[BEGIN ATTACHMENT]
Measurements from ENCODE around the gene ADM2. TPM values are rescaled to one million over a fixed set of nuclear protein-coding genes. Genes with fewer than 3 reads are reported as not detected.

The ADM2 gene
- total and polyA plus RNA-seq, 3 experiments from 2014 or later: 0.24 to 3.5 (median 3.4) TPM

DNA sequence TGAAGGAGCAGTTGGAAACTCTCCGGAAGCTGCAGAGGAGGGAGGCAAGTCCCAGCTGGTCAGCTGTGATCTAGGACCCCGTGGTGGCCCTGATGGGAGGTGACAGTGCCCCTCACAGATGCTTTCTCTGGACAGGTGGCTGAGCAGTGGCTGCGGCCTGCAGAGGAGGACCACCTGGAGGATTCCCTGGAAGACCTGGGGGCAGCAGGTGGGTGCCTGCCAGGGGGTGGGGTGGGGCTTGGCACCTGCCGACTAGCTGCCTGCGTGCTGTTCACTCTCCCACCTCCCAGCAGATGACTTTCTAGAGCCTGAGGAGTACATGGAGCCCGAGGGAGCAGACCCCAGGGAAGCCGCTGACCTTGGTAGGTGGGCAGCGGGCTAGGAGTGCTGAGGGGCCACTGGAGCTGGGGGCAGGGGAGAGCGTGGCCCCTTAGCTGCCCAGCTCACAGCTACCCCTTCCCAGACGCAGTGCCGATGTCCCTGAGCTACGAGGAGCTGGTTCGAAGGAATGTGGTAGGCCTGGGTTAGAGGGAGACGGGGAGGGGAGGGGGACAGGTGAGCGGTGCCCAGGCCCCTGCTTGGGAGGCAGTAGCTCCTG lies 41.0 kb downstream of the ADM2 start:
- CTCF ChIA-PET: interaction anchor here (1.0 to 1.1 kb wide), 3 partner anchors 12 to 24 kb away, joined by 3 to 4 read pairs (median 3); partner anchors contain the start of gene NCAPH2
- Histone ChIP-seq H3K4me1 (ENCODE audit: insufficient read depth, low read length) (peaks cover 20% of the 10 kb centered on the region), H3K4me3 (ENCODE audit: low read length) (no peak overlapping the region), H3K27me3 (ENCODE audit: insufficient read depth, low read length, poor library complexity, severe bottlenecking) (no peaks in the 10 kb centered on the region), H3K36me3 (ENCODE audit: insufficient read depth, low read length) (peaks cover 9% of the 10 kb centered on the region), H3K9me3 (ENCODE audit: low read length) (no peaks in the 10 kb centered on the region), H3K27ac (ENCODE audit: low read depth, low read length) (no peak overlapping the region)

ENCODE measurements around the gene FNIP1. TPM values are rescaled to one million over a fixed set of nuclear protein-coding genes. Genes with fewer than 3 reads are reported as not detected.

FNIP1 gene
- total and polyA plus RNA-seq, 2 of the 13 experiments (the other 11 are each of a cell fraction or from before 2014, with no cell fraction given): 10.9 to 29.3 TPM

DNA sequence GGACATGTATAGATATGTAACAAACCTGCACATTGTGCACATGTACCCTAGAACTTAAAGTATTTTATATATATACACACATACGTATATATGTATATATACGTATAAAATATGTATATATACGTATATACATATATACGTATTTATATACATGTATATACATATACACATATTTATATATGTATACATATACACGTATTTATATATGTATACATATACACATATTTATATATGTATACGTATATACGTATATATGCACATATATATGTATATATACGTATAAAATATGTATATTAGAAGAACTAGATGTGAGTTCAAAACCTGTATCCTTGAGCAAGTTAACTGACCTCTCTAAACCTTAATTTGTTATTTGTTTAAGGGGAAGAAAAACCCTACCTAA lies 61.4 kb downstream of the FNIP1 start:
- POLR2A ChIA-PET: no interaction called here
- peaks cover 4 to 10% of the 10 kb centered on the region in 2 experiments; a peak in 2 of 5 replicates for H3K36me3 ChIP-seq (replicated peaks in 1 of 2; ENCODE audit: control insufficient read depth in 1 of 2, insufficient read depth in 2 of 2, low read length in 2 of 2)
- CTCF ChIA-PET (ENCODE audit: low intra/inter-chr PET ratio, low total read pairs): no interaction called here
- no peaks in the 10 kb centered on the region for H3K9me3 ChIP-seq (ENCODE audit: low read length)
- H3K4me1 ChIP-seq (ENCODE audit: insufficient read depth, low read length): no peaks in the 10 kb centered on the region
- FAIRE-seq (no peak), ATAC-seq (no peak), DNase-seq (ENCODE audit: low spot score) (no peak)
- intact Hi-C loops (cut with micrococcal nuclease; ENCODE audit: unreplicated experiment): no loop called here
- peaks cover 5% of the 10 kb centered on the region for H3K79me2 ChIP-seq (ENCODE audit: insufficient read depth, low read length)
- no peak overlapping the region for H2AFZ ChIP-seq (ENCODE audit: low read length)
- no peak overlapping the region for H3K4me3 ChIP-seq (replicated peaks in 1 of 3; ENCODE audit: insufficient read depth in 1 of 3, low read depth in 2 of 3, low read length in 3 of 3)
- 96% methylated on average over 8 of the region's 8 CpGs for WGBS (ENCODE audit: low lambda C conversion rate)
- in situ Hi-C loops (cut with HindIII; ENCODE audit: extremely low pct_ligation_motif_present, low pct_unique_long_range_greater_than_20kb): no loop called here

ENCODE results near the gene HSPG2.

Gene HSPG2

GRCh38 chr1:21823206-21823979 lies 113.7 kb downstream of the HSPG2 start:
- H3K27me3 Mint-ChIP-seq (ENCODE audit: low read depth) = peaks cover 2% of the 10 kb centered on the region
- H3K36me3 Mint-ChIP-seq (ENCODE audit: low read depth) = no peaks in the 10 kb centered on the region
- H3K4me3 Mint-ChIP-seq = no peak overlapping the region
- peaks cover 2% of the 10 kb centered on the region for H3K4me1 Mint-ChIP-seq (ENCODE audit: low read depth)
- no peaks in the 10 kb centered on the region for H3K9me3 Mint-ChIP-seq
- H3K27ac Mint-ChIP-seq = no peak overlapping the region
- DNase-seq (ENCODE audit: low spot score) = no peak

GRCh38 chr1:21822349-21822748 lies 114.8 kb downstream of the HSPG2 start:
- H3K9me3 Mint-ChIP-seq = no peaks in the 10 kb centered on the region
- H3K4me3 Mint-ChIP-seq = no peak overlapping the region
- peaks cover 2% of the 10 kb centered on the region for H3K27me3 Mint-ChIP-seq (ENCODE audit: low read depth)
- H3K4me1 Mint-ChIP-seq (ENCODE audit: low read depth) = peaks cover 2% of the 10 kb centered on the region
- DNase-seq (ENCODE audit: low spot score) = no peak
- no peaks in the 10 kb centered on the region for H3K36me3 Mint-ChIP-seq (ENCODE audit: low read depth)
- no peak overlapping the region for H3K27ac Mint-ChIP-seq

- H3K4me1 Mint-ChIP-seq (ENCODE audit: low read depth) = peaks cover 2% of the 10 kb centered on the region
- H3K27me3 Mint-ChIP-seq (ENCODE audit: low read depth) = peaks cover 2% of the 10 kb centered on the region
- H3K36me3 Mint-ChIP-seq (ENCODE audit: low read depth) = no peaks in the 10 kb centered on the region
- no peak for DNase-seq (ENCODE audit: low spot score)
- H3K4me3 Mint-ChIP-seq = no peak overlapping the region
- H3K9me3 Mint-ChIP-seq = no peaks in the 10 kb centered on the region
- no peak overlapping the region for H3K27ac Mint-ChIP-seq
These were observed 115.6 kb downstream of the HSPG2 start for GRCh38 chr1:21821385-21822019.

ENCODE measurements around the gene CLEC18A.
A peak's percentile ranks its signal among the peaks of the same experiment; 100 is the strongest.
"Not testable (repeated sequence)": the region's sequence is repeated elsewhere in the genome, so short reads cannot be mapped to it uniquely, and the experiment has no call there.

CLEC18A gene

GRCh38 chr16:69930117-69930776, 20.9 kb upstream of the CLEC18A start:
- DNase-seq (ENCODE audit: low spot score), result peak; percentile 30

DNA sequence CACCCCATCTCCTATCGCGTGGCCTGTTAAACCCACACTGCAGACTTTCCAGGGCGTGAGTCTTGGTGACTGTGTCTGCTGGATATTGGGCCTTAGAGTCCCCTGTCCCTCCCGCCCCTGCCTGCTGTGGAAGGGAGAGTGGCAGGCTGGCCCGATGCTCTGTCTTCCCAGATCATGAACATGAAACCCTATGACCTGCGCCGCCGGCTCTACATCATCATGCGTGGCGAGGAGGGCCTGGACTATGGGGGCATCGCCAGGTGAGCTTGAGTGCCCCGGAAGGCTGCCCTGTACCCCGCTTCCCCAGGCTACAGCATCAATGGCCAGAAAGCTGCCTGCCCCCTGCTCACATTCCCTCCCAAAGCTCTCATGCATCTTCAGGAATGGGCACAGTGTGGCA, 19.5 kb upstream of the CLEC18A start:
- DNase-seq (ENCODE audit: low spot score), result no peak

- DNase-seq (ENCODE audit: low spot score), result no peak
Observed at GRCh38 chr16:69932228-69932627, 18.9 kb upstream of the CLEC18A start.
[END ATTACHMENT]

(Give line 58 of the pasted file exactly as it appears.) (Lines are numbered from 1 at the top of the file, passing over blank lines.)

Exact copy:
Observed at GRCh38 chr16:69932228-69932627, 18.9 kb upstream of the CLEC18A start.